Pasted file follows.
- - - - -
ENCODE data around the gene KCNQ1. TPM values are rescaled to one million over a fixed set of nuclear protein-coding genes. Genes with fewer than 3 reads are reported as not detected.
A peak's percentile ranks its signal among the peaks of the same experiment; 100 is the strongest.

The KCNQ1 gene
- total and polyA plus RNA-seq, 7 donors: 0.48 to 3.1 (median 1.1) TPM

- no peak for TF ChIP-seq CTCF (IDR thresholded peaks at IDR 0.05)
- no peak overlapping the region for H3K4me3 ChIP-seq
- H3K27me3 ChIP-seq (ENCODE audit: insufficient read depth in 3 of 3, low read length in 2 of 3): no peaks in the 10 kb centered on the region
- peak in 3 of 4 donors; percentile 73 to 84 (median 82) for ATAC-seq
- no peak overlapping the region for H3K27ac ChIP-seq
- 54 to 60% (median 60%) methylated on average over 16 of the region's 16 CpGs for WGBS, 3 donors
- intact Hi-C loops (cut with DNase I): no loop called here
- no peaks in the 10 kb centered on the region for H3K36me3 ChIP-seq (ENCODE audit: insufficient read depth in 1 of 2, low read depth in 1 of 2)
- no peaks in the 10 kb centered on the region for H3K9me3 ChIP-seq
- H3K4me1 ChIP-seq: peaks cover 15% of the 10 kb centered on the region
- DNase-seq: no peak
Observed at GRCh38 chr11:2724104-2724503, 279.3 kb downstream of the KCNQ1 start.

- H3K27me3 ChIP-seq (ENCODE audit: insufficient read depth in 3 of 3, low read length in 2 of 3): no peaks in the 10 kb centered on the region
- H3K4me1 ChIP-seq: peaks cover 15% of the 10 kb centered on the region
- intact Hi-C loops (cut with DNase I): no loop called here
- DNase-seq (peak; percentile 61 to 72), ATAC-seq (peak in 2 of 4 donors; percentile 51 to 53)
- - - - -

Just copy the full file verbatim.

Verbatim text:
ENCODE data around the gene KCNQ1. TPM values are rescaled to one million over a fixed set of nuclear protein-coding genes. Genes with fewer than 3 reads are reported as not detected.
A peak's percentile ranks its signal among the peaks of the same experiment; 100 is the strongest.

The KCNQ1 gene
- total and polyA plus RNA-seq, 7 donors: 0.48 to 3.1 (median 1.1) TPM

- no peak for TF ChIP-seq CTCF (IDR thresholded peaks at IDR 0.05)
- no peak overlapping the region for H3K4me3 ChIP-seq
- H3K27me3 ChIP-seq (ENCODE audit: insufficient read depth in 3 of 3, low read length in 2 of 3): no peaks in the 10 kb centered on the region
- peak in 3 of 4 donors; percentile 73 to 84 (median 82) for ATAC-seq
- no peak overlapping the region for H3K27ac ChIP-seq
- 54 to 60% (median 60%) methylated on average over 16 of the region's 16 CpGs for WGBS, 3 donors
- intact Hi-C loops (cut with DNase I): no loop called here
- no peaks in the 10 kb centered on the region for H3K36me3 ChIP-seq (ENCODE audit: insufficient read depth in 1 of 2, low read depth in 1 of 2)
- no peaks in the 10 kb centered on the region for H3K9me3 ChIP-seq
- H3K4me1 ChIP-seq: peaks cover 15% of the 10 kb centered on the region
- DNase-seq: no peak
Observed at GRCh38 chr11:2724104-2724503, 279.3 kb downstream of the KCNQ1 start.

- H3K27me3 ChIP-seq (ENCODE audit: insufficient read depth in 3 of 3, low read length in 2 of 3): no peaks in the 10 kb centered on the region
- H3K4me1 ChIP-seq: peaks cover 15% of the 10 kb centered on the region
- intact Hi-C loops (cut with DNase I): no loop called here
- DNase-seq (peak; percentile 61 to 72), ATAC-seq (peak in 2 of 4 donors; percentile 51 to 53)